Today is Ada Lovelace Day, “an international day of blogging to draw attention to women excelling in technology.” Thousands of folks all over the webs are celebrating women technologists. Ada Lovelace, of course, was the world’s first programmer, working with Babbage and his analytical engine. (Here’s Kate Beaton’s version of the story.)
To observe Ada Lovelace Day, I’m going to talk a bit about women in telegraphy. Women were involved in the 19th century’s most important communication technology at almost every level, but were most widespread as operators. Thomas Jepsen, who wrote the best (okay, only, so far) book on women in telegraphy, My Sisters Telegraphic: Women in the Telegraph Office 1846-1950, which I highly recommend, also maintains a great resource page for telegraph history. Jepsen has lots of links to autobiographies and oral histories of women telegraphers, particularly out West (their stories are maybe not exactly as shown in The Hazards of Helen.)
Clara M. Brinkerhoff of New York was a telegraph inventor. This former music teacher teamed up with telegraph operator George Cummings in the 1880s to improve the design of periphery contact points for telegraph keys; they were jointly awarded a patent for it in 1882, and their design won a number of awards. They also formed a business together, Cumming and Brinkerhoff, located at 219 E. 18th St in New York, which sold their “Cumming Periphery Contact Disk Electrodes” and other telegraph equipment, and published catalogues of telegraphic and electrical equipment suppliers. A letter is also still extant in the Edison Papers in which Cumming and Brinkerhoff thank Edison for his help in getting their products exhibited in Paris and send word of their various awards, including one from the Franklin Institute, to his attention. (Clara appears to share the name of a famous soprano and composer of the time.) As you can see, information about this woman telegraph inventor is rather scarce. If you know anything more about her, please share it.
Material culture matters. You may have heard this amazing story about the graffito a 19th c watchmaker scratched into the inner workings of Lincoln’s pocket watch. The watchmaker’s descendants had passed down a story of their ancestor scrawling an antislavery message into the watch, and this story came to the Smithsonian National Museum of American History. They decided to investigate. Earlier this week, the watch was carefully opened and the message was revealed! “Split into three different sections to get around the tiny gears was this razor-thin etching: “Jonathan Dillon April 13-1861. Fort Sumpter [sic] was attacked by the rebels on the above date thank God we have a government.” ”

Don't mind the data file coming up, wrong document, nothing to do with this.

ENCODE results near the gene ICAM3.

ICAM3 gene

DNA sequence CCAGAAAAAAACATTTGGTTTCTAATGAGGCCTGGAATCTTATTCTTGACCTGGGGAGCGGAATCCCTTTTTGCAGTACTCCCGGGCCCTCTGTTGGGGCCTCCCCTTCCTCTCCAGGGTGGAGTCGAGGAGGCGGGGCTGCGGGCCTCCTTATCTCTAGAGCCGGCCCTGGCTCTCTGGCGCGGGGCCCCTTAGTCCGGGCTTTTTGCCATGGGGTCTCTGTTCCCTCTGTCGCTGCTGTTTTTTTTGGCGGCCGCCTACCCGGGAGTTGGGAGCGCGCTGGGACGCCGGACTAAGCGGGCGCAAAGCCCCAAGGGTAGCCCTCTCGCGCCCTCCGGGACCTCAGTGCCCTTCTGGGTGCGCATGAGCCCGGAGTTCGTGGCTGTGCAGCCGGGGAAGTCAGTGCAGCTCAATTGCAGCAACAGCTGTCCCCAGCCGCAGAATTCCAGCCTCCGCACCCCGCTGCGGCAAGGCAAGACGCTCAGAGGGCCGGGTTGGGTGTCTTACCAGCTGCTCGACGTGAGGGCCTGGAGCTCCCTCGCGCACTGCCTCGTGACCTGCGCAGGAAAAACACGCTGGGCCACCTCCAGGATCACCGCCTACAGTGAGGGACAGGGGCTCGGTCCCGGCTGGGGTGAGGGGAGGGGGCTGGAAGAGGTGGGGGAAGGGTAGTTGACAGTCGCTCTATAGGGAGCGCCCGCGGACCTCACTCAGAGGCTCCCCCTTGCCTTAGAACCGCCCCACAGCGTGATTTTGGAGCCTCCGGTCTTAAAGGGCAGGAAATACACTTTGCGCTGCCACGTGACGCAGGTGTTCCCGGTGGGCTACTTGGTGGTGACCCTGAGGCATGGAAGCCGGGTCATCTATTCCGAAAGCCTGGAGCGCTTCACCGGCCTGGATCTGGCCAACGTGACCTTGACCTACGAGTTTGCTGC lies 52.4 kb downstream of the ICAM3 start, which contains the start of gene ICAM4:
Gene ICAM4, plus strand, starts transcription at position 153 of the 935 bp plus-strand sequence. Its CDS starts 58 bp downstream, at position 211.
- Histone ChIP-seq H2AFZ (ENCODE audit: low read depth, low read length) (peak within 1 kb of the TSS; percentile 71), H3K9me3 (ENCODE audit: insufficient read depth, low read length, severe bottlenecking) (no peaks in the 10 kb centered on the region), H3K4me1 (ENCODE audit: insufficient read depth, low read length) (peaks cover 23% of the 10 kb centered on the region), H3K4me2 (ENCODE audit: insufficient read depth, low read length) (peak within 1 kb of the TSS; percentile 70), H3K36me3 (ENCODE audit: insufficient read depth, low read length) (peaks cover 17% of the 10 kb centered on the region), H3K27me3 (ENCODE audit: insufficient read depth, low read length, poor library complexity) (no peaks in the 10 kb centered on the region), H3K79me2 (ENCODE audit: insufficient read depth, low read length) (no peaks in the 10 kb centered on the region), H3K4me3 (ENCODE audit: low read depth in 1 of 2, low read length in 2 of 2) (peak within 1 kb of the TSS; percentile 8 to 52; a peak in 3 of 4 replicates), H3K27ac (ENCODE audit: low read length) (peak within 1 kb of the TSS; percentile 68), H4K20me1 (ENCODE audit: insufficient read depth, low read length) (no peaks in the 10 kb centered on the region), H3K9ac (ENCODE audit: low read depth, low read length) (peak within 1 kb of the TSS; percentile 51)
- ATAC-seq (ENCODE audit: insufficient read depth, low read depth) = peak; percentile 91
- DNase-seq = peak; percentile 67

Watchmaker Jonathan Dillon wanted to record something for posterity, to be a part of history in the making. His reaction to the firing on Fort Sumter adds a fascinating layer to our historical knowledge about the watch in our collection. More than that, Dillon’s secret message—now revealed—is a reminder of the many rich histories so many of us keep in our families, connecting us in a deep and personal sense with the strange inner workings of the past.
I think this story gives us some insight into the role of surprise, serendipity and discovery in history and history museums.
Material culture remains persistently surprising. Objects don’t speak, though we like to say they do. People speak. The stories people bring to, from and through material culture keep our collections items vital–and sometimes these stories are nothing we could have expected. A watchmaker wrote a note in Lincoln’s pocket watch, under the gears? Kudos to the NMAH for being willing to investigate this story that could only be told through the pocketwatch–through objects people make, live with, repair, and even vandalize. Material culture items hold cultural memories as long as there are people to tell their stories and advocate for them.
There has been lamentation that the internet and the decline of newspapers and stack searching will mean the end of serendipity and will turn culture into customized echo chambers. And critics (like the futurists, or these pomo kittens) have indicted museums for enforcing authority, for making objects and people conform to a strict storyline. But museums are still serendipity machines. They are places full of surprising juxtapositions, things found nowhere else, people engaged in social innovation, secrets hidden in objects that need people to draw them out. Objects themselves, and visitors’ unexpected interpretations of them, will always frustrate those strict narratives. Museums, particularly small history museums (which are, as I’m sure you remember, more than half of all museums), continue to be messy and miscellaneous, platforms for discovery.